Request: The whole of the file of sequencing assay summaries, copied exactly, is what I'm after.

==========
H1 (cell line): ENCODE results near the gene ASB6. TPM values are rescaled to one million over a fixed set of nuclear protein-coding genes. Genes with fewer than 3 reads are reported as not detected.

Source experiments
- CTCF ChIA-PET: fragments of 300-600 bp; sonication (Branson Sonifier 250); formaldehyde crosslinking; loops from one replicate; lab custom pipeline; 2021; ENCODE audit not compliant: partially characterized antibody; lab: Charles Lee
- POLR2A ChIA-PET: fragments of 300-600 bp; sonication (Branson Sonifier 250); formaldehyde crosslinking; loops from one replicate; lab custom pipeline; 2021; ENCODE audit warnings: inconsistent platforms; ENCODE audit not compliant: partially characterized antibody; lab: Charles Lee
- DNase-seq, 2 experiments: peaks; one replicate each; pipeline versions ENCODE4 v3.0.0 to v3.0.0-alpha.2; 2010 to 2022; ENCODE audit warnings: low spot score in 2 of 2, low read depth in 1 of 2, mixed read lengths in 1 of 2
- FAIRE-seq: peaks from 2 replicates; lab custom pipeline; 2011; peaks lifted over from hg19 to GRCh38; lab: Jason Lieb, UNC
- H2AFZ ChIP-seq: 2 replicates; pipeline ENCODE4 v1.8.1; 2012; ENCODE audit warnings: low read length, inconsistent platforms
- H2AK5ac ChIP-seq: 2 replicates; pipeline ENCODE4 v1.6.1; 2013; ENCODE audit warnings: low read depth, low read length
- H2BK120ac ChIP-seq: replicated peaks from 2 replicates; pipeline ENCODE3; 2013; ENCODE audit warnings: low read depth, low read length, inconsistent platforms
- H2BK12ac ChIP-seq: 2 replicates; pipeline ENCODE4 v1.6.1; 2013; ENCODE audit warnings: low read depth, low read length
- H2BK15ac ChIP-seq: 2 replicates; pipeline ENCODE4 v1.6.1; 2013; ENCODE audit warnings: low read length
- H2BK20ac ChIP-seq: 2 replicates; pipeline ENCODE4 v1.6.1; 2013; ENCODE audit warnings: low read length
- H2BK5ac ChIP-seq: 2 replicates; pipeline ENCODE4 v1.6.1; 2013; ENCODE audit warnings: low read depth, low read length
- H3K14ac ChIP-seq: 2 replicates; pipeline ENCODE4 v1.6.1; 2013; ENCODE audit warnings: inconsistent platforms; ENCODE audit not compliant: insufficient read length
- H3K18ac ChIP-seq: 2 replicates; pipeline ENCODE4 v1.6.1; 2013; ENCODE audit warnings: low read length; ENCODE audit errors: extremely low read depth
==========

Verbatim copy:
H1 (cell line): ENCODE results near the gene ASB6. TPM values are rescaled to one million over a fixed set of nuclear protein-coding genes. Genes with fewer than 3 reads are reported as not detected.

Source experiments
- CTCF ChIA-PET: fragments of 300-600 bp; sonication (Branson Sonifier 250); formaldehyde crosslinking; loops from one replicate; lab custom pipeline; 2021; ENCODE audit not compliant: partially characterized antibody; lab: Charles Lee
- POLR2A ChIA-PET: fragments of 300-600 bp; sonication (Branson Sonifier 250); formaldehyde crosslinking; loops from one replicate; lab custom pipeline; 2021; ENCODE audit warnings: inconsistent platforms; ENCODE audit not compliant: partially characterized antibody; lab: Charles Lee
- DNase-seq, 2 experiments: peaks; one replicate each; pipeline versions ENCODE4 v3.0.0 to v3.0.0-alpha.2; 2010 to 2022; ENCODE audit warnings: low spot score in 2 of 2, low read depth in 1 of 2, mixed read lengths in 1 of 2
- FAIRE-seq: peaks from 2 replicates; lab custom pipeline; 2011; peaks lifted over from hg19 to GRCh38; lab: Jason Lieb, UNC
- H2AFZ ChIP-seq: 2 replicates; pipeline ENCODE4 v1.8.1; 2012; ENCODE audit warnings: low read length, inconsistent platforms
- H2AK5ac ChIP-seq: 2 replicates; pipeline ENCODE4 v1.6.1; 2013; ENCODE audit warnings: low read depth, low read length
- H2BK120ac ChIP-seq: replicated peaks from 2 replicates; pipeline ENCODE3; 2013; ENCODE audit warnings: low read depth, low read length, inconsistent platforms
- H2BK12ac ChIP-seq: 2 replicates; pipeline ENCODE4 v1.6.1; 2013; ENCODE audit warnings: low read depth, low read length
- H2BK15ac ChIP-seq: 2 replicates; pipeline ENCODE4 v1.6.1; 2013; ENCODE audit warnings: low read length
- H2BK20ac ChIP-seq: 2 replicates; pipeline ENCODE4 v1.6.1; 2013; ENCODE audit warnings: low read length
- H2BK5ac ChIP-seq: 2 replicates; pipeline ENCODE4 v1.6.1; 2013; ENCODE audit warnings: low read depth, low read length
- H3K14ac ChIP-seq: 2 replicates; pipeline ENCODE4 v1.6.1; 2013; ENCODE audit warnings: inconsistent platforms; ENCODE audit not compliant: insufficient read length
- H3K18ac ChIP-seq: 2 replicates; pipeline ENCODE4 v1.6.1; 2013; ENCODE audit warnings: low read length; ENCODE audit errors: extremely low read depth